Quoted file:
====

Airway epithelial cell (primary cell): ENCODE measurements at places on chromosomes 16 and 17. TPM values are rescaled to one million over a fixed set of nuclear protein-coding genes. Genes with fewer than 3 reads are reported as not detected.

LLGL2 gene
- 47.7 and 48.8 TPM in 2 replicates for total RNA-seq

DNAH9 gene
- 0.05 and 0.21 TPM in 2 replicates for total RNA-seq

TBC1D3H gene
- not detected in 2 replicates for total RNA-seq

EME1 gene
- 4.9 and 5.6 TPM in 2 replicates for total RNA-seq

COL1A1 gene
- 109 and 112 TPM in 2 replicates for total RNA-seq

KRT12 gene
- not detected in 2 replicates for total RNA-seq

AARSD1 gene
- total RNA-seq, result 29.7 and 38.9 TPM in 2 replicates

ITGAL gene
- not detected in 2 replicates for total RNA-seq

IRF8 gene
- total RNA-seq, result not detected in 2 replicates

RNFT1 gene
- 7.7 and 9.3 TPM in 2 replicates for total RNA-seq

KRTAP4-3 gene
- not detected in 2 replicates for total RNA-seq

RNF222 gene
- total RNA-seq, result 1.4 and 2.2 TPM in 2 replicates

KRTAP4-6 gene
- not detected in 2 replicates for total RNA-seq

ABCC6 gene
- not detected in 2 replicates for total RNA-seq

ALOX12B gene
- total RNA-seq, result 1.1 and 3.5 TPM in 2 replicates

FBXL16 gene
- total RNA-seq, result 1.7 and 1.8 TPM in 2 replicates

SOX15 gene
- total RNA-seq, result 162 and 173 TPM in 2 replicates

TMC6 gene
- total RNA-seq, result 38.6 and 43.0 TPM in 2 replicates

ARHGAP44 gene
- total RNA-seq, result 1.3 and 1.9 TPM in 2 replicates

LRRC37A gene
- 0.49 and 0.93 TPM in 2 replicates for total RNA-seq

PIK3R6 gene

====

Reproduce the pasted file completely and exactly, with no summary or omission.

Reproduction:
Airway epithelial cell (primary cell): ENCODE measurements at places on chromosomes 16 and 17. TPM values are rescaled to one million over a fixed set of nuclear protein-coding genes. Genes with fewer than 3 reads are reported as not detected.

LLGL2 gene
- 47.7 and 48.8 TPM in 2 replicates for total RNA-seq

DNAH9 gene
- 0.05 and 0.21 TPM in 2 replicates for total RNA-seq

TBC1D3H gene
- not detected in 2 replicates for total RNA-seq

EME1 gene
- 4.9 and 5.6 TPM in 2 replicates for total RNA-seq

COL1A1 gene
- 109 and 112 TPM in 2 replicates for total RNA-seq

KRT12 gene
- not detected in 2 replicates for total RNA-seq

AARSD1 gene
- total RNA-seq, result 29.7 and 38.9 TPM in 2 replicates

ITGAL gene
- not detected in 2 replicates for total RNA-seq

IRF8 gene
- total RNA-seq, result not detected in 2 replicates

RNFT1 gene
- 7.7 and 9.3 TPM in 2 replicates for total RNA-seq

KRTAP4-3 gene
- not detected in 2 replicates for total RNA-seq

RNF222 gene
- total RNA-seq, result 1.4 and 2.2 TPM in 2 replicates

KRTAP4-6 gene
- not detected in 2 replicates for total RNA-seq

ABCC6 gene
- not detected in 2 replicates for total RNA-seq

ALOX12B gene
- total RNA-seq, result 1.1 and 3.5 TPM in 2 replicates

FBXL16 gene
- total RNA-seq, result 1.7 and 1.8 TPM in 2 replicates

SOX15 gene
- total RNA-seq, result 162 and 173 TPM in 2 replicates

TMC6 gene
- total RNA-seq, result 38.6 and 43.0 TPM in 2 replicates

ARHGAP44 gene
- total RNA-seq, result 1.3 and 1.9 TPM in 2 replicates

LRRC37A gene
- 0.49 and 0.93 TPM in 2 replicates for total RNA-seq

PIK3R6 gene